|Title||Engineering Elasticity and Relaxation Time in Metal-Coordinate Cross-Linked Hydrogels|
|Publication Type||Journal Article|
|Year of Publication||2016|
|Authors||Grindy, SC, Lenz, M, Holten-Andersen, N|
|Pagination||8306 - 8312|
|Keywords||associating polymers, behavior, design, dynamics, mechanical-properties, polymer networks, rheology, tough hydrogels, transient network theory, viscoelastic properties|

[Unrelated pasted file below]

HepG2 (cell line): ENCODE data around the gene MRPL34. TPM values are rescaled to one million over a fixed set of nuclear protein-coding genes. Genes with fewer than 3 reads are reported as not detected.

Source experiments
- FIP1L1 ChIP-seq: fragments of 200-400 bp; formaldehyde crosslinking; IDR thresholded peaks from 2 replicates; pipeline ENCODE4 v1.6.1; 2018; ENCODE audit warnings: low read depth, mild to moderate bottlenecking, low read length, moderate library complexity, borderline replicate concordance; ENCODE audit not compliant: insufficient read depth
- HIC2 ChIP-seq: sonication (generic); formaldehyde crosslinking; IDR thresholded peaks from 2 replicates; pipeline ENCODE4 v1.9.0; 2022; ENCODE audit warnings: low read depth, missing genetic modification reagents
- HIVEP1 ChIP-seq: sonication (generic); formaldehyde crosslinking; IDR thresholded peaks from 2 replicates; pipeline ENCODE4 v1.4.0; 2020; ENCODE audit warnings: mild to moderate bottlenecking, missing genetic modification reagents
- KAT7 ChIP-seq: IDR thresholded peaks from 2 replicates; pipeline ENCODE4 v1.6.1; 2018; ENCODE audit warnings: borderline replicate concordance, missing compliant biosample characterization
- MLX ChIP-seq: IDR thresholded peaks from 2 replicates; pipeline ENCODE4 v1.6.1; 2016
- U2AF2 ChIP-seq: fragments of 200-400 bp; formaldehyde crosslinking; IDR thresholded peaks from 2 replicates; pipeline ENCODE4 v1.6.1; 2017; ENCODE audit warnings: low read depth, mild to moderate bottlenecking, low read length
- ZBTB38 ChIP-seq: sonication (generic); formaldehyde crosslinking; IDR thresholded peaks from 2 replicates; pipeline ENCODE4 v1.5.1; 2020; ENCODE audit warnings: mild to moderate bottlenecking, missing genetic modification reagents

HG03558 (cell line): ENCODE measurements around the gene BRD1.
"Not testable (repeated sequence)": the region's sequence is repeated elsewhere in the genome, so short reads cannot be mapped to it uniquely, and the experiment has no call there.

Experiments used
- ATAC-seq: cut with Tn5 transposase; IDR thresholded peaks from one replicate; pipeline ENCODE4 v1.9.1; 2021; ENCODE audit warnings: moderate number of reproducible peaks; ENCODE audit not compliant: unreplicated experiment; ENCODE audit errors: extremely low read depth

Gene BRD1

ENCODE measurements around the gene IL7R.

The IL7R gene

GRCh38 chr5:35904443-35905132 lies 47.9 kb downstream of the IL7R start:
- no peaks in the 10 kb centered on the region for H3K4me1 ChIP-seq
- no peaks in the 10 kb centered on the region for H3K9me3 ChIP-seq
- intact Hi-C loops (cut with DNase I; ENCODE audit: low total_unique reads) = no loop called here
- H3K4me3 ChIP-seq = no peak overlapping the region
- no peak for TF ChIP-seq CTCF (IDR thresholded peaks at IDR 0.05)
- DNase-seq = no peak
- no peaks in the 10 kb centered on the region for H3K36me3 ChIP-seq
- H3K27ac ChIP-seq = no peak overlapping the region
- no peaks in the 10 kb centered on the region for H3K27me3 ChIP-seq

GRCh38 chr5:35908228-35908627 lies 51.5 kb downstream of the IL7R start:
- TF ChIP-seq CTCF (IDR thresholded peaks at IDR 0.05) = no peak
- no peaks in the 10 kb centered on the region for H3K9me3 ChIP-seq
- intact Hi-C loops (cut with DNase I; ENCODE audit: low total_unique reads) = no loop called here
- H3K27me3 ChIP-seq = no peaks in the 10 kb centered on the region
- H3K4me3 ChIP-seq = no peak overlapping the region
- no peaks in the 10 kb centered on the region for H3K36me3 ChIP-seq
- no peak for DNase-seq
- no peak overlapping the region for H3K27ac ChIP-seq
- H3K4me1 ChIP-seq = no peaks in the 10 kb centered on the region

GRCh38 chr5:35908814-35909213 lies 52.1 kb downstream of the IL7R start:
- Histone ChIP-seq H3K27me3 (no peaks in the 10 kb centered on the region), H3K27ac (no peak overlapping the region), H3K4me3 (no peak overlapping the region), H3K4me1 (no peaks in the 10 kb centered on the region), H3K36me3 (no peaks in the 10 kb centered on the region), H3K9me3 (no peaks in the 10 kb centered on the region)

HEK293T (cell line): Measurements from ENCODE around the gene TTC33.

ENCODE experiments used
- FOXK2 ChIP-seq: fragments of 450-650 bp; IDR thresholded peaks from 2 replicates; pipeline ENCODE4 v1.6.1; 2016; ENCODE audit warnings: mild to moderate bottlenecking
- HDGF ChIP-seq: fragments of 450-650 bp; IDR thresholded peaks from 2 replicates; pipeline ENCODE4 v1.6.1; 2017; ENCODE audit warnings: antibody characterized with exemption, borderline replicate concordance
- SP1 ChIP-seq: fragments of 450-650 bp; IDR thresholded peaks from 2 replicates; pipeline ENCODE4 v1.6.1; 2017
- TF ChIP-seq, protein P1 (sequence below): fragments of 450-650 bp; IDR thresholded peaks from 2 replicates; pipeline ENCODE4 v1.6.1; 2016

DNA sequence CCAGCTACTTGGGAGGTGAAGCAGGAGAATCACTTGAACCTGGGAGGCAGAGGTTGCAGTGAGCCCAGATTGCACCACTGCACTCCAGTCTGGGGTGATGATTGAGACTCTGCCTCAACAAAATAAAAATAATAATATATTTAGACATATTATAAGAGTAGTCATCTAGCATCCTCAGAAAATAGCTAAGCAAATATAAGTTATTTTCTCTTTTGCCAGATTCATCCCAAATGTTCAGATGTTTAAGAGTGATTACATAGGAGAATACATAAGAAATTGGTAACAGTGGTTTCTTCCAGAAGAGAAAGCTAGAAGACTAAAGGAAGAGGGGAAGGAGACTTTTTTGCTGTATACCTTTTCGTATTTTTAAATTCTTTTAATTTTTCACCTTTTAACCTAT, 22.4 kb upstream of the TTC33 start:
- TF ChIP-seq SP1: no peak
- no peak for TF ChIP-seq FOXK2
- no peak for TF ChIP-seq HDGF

Reversible cross-links between polymer chains are a promising avenue to engineer the mechanical properties of soft materials and in particular hydrogels. Such developments are however challenged by the complexity of these materials, which unlike conventional, permanently cross-linked gels involve multiple relaxation time scales. To address this challenge, we study a model system of tetra-arm poly(ethylene glycol) hydrogels transiently cross linked by reversible histidine:Ni2+ coordinate complexes and explore the separate influences of polymer structure and cross-link density on the time-dependent hydrogel rheology. We show that the characteristics of the polymer matrix primarily control the hydrogels' static elasticity, implying that its dynamics are largely governed by coordinate-bond rearrangement kinetics rather than polymer relaxation time scales. By contrast, the ion concentration has a strong influence on both the hydrogel's statics and dynamics, and we quantitatively account for the former using a simple model based on the known equilibrium bonding properties of histidine:Ni2+ complexes. Our findings establish specific engineering principles for the viscoelastic mechanics of metal-coordinate hydrogel materials, thus opening new perspectives for the optimization of their use in (bio)functional applications.